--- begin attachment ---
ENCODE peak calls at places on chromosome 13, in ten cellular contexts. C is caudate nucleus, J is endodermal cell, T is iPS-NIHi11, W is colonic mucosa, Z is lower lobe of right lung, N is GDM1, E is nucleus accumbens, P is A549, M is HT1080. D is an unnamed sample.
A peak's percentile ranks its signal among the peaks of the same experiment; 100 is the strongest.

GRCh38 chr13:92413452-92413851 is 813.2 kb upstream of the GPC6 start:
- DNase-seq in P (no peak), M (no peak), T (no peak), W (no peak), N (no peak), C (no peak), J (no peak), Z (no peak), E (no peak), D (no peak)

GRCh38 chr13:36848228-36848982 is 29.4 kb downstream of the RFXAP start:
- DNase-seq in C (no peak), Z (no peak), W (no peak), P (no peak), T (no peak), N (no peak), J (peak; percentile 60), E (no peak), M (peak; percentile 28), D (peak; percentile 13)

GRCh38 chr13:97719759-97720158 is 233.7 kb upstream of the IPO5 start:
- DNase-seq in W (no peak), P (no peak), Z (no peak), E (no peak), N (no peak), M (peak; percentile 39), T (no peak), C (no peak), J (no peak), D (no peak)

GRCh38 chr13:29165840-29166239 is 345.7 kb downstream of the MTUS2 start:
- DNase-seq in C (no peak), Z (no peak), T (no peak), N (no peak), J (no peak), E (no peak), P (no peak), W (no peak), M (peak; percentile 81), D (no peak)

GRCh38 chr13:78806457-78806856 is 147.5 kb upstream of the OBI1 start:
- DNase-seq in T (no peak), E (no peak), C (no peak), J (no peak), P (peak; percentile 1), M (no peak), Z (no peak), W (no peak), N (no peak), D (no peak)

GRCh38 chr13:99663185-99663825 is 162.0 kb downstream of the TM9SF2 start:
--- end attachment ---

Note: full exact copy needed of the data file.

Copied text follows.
ENCODE peak calls at places on chromosome 13, in ten cellular contexts. C is caudate nucleus, J is endodermal cell, T is iPS-NIHi11, W is colonic mucosa, Z is lower lobe of right lung, N is GDM1, E is nucleus accumbens, P is A549, M is HT1080. D is an unnamed sample.
A peak's percentile ranks its signal among the peaks of the same experiment; 100 is the strongest.

GRCh38 chr13:92413452-92413851 is 813.2 kb upstream of the GPC6 start:
- DNase-seq in P (no peak), M (no peak), T (no peak), W (no peak), N (no peak), C (no peak), J (no peak), Z (no peak), E (no peak), D (no peak)

GRCh38 chr13:36848228-36848982 is 29.4 kb downstream of the RFXAP start:
- DNase-seq in C (no peak), Z (no peak), W (no peak), P (no peak), T (no peak), N (no peak), J (peak; percentile 60), E (no peak), M (peak; percentile 28), D (peak; percentile 13)

GRCh38 chr13:97719759-97720158 is 233.7 kb upstream of the IPO5 start:
- DNase-seq in W (no peak), P (no peak), Z (no peak), E (no peak), N (no peak), M (peak; percentile 39), T (no peak), C (no peak), J (no peak), D (no peak)

GRCh38 chr13:29165840-29166239 is 345.7 kb downstream of the MTUS2 start:
- DNase-seq in C (no peak), Z (no peak), T (no peak), N (no peak), J (no peak), E (no peak), P (no peak), W (no peak), M (peak; percentile 81), D (no peak)

GRCh38 chr13:78806457-78806856 is 147.5 kb upstream of the OBI1 start:
- DNase-seq in T (no peak), E (no peak), C (no peak), J (no peak), P (peak; percentile 1), M (no peak), Z (no peak), W (no peak), N (no peak), D (no peak)

GRCh38 chr13:99663185-99663825 is 162.0 kb downstream of the TM9SF2 start: